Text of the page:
EdTech 543 – Social Media Case Studies

Curated Pinterest Board: http://pin.it/33IFWwg

Social media is definitely here to stay; however, the opposition to keeping it out of the classroom is too. While looking for educational projects that incorporated social media, my mind was buzzing with ideas about Facebook, Instagram, Pinterest, and blogging. My search results though were not quite as prolific. I struggled to find the kind of projects that I was looking for and was shocked by how little I actually found. It always seemed that when I wasn’t looking for an activity that involved blogging, posting, or tweeting that they were everywhere, yet when I was actually searching, they were nowhere to be found.

Despite my searching struggles, I found ten educational assignments that incorporate social media in some pretty excellent ways. In particular, I really liked the idea of students creating and maintaining a wiki as an ongoing research project. Research papers can be time-consuming and dull; however, creating something like a wiki and maintaining its accuracy is a fun, technology twist to a traditionally paper-based assignment. Additionally, I had never thought of using Snapchat in my classroom, but I really like the idea of creating stories and vlogs to demonstrate language learning (i.e. vocabulary). I have seen projects where students take pictures of their vocabulary words being used in the “real world” but Snapchat seemed to be a more modern way to implement that project. Or, using Snapchat to record create vlogs (mini character diary entries) would be an easy way to get students to be creative. Snapchat videos are so short, so students would be more likely to assume their character’s perspective.

Instagram, Pinterest, and Skype have more familiar in-class usages to me. I do really like the idea of creating a Pinterest board related to a topic. It would be a very engaging preview activity. Visuals always work! I realized when I was creating my own Pinterest board for this assignment that students can create their own version of our textbook by creating a board for each major topic or novel that we discuss in class. What an excellent activity and way for students to demonstrate knowledge!

After my research about Skype activities, I realize how much more I should be using it in my classroom. It seems like there are already communities of classrooms utilizing Skype to connect and communicate. In particular, I would like to look into the author Skype with my class. We read several YA novels, and I think it would delight my students to be able to interview and report on what the author has to say about their novels.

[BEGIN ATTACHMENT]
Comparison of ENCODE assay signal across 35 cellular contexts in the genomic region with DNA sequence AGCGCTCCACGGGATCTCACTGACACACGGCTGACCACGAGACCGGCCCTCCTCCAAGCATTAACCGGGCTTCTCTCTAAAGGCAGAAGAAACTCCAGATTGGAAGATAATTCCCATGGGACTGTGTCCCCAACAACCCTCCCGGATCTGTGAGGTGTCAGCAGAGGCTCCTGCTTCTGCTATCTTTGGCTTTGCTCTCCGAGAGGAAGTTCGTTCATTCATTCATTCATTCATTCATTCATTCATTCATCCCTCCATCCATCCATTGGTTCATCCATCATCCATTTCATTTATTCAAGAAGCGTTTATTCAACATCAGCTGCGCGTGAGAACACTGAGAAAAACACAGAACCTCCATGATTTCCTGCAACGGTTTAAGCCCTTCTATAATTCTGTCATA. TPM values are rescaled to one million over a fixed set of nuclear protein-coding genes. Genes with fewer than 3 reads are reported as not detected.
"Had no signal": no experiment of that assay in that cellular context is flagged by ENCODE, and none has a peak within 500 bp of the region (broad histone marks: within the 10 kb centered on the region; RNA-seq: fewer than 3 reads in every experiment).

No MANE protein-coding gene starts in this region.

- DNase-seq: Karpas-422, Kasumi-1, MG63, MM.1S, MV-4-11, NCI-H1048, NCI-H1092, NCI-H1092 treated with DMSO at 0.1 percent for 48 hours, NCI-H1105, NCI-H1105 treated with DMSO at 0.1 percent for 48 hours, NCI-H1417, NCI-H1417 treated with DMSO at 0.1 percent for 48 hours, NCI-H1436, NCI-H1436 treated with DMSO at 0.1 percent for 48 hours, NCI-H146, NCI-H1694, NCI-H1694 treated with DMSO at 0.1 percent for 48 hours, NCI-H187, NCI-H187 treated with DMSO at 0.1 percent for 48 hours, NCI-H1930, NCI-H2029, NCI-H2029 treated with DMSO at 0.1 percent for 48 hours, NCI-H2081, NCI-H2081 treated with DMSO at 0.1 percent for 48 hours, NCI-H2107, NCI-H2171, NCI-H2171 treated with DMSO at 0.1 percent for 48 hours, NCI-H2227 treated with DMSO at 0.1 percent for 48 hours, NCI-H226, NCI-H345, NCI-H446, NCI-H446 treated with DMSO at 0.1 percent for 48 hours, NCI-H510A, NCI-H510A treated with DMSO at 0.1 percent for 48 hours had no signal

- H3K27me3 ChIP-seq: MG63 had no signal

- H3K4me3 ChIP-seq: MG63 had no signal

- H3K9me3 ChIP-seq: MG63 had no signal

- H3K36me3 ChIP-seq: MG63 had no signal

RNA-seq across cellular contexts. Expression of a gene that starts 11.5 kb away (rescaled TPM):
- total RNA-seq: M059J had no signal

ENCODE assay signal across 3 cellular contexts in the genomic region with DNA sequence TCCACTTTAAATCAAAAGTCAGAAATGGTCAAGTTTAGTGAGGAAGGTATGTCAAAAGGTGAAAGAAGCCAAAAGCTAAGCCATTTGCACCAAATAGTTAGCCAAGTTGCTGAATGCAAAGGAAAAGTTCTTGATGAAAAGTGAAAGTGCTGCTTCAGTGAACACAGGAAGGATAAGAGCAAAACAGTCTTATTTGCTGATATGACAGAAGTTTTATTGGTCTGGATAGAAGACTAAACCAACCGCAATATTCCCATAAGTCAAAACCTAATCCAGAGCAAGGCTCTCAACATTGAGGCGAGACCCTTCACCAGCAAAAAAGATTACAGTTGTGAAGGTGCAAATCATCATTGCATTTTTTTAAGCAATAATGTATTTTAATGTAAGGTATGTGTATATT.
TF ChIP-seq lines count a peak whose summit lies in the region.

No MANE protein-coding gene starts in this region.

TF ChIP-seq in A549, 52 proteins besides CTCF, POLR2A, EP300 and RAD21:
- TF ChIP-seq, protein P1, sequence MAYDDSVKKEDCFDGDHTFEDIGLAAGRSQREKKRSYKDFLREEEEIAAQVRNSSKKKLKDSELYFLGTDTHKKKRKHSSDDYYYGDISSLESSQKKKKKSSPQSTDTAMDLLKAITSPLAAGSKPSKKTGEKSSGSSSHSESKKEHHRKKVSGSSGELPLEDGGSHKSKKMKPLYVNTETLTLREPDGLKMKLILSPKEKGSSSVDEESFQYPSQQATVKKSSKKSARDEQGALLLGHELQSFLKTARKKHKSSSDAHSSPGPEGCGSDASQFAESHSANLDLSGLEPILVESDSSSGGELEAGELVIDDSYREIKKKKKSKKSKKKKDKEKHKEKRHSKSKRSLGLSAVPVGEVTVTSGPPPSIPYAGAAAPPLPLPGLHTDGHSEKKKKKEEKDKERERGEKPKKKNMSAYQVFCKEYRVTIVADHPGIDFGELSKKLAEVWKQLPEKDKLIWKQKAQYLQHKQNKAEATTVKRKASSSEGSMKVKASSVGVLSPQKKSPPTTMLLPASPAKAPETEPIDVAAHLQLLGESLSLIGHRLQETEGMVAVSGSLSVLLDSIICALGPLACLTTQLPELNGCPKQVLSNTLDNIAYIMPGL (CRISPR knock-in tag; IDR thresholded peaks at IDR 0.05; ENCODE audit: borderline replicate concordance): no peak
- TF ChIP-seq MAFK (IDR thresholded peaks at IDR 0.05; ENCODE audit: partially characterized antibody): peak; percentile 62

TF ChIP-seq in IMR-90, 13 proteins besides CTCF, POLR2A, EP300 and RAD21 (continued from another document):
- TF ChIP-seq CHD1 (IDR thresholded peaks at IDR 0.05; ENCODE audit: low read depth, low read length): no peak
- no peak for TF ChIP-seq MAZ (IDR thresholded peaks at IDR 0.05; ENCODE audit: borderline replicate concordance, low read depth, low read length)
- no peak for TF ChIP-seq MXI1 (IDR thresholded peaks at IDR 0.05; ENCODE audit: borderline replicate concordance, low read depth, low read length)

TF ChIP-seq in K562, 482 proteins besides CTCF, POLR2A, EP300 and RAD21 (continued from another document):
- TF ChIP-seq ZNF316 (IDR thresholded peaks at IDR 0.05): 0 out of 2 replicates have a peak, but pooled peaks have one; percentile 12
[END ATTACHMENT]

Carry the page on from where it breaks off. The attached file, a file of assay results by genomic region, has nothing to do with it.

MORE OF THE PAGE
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EdTech 543 – Social Media Policies

Social Media Policy for “Our School”

“Our School” recognizes that social media/networks are important parts of our student’s, parent’s, and teacher’s daily lives. Since these platforms are permanent parts of our society, we choose to see them as collaborative tools with educational potential. As such, we have created the following guidelines to ensure the safety and proper use of these tools for our students, faculty, and school.

Students will abide by the following policies when participating in social media-based activities in school, and we recommend that they continue to do so outside of school.

  1. Students will abide by the school’s code of conduct online and will treat all people with the honor, dignity, and respect customary to our educational institution.
  2. Students will T.H.I.N.K. before they post. The Internet is a public place. Anything you post should be true, helpful, inspiring, necessary, and kind.
  3. Students will appropriately disagree with fellow users. Giving constructive criticism is a positive thing; however, be sure to watch your language and response style. Always remember that there is a person on the other side of that screen.
  4. Students will be smart online and protect themselves from people they do not know personally. Never give out personal information about yourself, your friends, or your school to strangers.
  5. Students will do their own work! The Internet has an amazing wealth of knowledge, and it can be easy to do the wrong thing. Remember that plagiarism is a serious offense inside our school walls and outside of them. Do what is right, not what is easy!
  6. Students will abide by copyright law. Copying and pasting images online can get you in trouble. Always use images in the Public Domain or Creative Commons. Be sure to provide attribution for any online material that did not originate in your head, including images.
  7. Students will properly represent themselves. Never assume someone else’s identity. Never use someone else’s login information to complete a task, even one so simple as sending an e-mail.
  8. Students will follow proper writing conventions online. It may be a chat room or a discussion board, but you are still in school. Unless given permission otherwise by your teacher, students should follow proper grammatical and writing conventions in any online writing forum.
  9. Students will demonstrate maturity online. If you come across material that is inappropriate or disrespectful, you should report it immediately to a teacher.
  10. LAST, BUT NOT LEAST…Students will enjoy the educational benefits of using social media in the classroom and will work with his or her teacher to create a safe, engaging environment.

Above are my 10 strategies for implementing social media activities and projects in the classroom. To gather feedback from teachers, parents, and students on the policy, I think presenting these policies to the faculty for approval and discussion first would be best so that teachers and administrators can familiarize themselves with the policy. Then, I think presenting and discussing these policies at PTF (or “Back to School”) Night with the parents would allow for plenty of healthy feedback in manageable sessions.

References:

Social Media/Network Policy. (n.d.). from http://www.clsd.k12.pa.us/Staff.cfm?subpage=624703

EdTech 542 – Week 7 Reflection

English naturally fits with some other disciplines and clashes with others. As a person that is not naturally gifted with numbers, I don’t know that I would ever be able to competently create an interdisciplinary project between middle school math and English; however, while I was watching the video about designing an interdisciplinary project, I had the idea of how my students could extend our current project by including history, geography, civics, etc.